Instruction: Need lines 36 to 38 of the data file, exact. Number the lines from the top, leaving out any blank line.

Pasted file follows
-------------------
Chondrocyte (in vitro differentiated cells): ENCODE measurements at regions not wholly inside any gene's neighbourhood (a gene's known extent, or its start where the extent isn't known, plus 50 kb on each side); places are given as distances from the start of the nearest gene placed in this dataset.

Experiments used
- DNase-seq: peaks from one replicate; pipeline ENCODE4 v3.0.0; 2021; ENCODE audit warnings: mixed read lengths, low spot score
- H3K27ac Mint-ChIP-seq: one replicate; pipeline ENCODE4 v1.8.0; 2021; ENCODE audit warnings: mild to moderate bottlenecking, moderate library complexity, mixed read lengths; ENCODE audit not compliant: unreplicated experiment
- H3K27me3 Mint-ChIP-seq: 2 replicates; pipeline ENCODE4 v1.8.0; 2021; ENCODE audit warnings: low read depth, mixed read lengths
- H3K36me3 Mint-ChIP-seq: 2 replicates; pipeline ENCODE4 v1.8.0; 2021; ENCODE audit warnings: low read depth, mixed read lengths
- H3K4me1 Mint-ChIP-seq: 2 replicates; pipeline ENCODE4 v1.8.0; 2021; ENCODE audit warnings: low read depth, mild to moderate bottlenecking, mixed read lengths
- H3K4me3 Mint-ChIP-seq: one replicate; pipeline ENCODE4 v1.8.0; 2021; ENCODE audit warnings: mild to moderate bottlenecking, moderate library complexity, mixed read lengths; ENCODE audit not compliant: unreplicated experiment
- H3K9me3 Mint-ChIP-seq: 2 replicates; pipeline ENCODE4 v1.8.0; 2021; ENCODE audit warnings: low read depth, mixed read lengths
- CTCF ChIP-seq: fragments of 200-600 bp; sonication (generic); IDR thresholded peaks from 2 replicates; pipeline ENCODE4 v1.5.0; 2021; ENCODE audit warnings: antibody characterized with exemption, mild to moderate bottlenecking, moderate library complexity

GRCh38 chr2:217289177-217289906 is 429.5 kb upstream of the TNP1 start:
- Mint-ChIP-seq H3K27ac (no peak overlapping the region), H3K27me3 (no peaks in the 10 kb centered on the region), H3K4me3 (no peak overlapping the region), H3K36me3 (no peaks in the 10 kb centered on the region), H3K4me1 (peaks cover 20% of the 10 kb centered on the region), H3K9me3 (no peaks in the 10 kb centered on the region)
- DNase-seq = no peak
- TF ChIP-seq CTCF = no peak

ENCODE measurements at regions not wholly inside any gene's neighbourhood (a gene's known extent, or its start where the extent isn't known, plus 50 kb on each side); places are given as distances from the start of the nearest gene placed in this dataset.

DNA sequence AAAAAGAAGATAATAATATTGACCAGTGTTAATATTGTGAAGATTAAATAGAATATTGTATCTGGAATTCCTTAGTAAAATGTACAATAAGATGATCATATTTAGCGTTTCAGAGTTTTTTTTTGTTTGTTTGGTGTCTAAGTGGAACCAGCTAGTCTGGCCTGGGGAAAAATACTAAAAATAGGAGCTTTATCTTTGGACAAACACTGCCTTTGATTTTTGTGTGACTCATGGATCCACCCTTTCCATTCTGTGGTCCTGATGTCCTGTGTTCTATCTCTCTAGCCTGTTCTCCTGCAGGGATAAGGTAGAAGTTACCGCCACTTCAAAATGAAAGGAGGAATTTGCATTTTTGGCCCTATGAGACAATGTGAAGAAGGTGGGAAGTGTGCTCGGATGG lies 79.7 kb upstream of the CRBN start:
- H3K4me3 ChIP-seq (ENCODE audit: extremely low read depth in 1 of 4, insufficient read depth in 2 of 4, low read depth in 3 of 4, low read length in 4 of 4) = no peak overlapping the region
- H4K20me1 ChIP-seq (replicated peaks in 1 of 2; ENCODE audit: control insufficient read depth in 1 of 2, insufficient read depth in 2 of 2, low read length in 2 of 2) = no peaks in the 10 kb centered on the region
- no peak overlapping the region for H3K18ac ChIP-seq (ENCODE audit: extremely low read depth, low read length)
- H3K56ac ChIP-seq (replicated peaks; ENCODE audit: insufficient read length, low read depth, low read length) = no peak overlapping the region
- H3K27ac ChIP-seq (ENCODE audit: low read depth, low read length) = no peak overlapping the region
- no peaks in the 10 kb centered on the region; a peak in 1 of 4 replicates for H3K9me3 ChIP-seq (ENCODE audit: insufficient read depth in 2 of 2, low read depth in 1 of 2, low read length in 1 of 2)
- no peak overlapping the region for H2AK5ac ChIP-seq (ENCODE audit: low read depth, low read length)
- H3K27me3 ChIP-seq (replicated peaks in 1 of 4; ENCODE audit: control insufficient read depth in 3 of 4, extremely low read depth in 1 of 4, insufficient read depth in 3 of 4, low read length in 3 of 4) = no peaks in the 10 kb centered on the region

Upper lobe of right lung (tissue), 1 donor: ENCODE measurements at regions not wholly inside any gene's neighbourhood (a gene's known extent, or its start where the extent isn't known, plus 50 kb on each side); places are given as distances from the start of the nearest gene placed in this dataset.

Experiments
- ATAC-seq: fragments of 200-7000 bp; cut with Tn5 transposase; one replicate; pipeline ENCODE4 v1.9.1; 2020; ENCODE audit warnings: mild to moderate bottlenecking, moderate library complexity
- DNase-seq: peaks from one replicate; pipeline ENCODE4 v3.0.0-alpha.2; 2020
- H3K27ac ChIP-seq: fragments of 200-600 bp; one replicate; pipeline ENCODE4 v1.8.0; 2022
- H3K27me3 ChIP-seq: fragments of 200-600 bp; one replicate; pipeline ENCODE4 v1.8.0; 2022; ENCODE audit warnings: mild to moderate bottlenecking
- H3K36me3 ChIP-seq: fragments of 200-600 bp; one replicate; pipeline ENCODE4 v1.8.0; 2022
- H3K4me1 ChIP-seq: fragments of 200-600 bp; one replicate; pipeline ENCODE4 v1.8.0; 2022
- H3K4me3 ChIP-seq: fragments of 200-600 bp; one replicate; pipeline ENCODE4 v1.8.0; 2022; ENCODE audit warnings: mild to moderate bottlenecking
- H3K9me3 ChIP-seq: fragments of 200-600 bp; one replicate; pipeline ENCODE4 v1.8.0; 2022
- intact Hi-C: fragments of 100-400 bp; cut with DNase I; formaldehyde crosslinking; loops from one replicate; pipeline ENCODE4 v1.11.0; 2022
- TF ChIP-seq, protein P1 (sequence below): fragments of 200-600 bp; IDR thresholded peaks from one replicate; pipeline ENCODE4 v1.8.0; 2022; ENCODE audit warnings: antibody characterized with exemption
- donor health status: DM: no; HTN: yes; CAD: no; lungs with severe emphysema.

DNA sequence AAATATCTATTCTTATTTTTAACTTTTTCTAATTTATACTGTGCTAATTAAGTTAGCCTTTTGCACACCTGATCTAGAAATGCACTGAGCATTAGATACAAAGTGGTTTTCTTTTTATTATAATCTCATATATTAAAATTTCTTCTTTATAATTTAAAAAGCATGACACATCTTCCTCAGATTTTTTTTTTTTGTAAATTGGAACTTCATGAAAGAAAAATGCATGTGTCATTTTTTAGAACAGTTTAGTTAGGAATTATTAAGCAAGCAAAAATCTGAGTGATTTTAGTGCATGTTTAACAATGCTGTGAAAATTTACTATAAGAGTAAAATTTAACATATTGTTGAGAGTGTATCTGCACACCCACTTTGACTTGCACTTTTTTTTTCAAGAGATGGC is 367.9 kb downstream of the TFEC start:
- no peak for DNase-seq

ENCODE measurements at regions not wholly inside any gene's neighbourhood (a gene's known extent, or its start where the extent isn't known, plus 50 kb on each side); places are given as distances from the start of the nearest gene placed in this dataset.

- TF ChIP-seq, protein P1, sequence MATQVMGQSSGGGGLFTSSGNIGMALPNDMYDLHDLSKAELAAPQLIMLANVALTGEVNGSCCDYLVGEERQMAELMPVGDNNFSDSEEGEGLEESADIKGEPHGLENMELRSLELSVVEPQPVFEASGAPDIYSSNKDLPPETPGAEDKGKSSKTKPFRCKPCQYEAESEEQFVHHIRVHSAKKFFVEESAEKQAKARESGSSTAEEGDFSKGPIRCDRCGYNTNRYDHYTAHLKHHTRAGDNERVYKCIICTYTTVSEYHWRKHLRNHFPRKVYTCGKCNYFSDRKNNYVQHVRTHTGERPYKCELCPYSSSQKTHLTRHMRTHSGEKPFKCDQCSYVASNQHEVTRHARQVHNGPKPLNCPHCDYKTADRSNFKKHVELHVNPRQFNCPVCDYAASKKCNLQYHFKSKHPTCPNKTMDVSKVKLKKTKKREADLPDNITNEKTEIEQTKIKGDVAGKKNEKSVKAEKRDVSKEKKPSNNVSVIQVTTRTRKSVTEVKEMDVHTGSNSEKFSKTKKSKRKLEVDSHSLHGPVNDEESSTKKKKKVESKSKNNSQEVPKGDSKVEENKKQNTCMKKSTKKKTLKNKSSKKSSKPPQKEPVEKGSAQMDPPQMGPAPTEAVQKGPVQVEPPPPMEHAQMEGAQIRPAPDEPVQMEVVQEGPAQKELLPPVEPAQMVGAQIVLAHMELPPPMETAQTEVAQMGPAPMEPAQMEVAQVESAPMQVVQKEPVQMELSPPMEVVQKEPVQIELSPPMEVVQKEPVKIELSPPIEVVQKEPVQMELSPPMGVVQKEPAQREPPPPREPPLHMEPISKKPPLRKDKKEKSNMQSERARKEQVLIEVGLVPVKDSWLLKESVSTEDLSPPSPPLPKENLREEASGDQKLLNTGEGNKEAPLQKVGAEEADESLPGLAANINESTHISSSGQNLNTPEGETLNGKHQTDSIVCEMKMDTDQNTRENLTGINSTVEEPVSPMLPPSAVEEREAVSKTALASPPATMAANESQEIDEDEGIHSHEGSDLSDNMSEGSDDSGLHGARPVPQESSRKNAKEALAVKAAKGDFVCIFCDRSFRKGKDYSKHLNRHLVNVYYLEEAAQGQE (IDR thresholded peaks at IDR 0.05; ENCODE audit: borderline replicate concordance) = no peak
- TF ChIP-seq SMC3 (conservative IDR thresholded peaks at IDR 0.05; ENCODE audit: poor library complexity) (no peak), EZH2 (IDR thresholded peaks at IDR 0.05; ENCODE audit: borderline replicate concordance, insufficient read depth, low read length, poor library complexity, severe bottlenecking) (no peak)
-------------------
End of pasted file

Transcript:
- TF ChIP-seq, protein P1 (sequence below): fragments of 200-600 bp; IDR thresholded peaks from one replicate; pipeline ENCODE4 v1.8.0; 2022; ENCODE audit warnings: antibody characterized with exemption
- donor health status: DM: no; HTN: yes; CAD: no; lungs with severe emphysema.

DNA sequence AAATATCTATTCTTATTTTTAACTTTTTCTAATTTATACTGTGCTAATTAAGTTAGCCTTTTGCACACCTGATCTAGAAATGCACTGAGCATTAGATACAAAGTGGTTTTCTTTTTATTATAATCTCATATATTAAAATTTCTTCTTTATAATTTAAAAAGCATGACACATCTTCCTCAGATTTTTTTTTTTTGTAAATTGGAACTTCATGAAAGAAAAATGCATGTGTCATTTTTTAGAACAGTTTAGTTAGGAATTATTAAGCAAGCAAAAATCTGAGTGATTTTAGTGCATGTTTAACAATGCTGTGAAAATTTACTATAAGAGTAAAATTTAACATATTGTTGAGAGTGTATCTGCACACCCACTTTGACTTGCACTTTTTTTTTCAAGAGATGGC is 367.9 kb downstream of the TFEC start: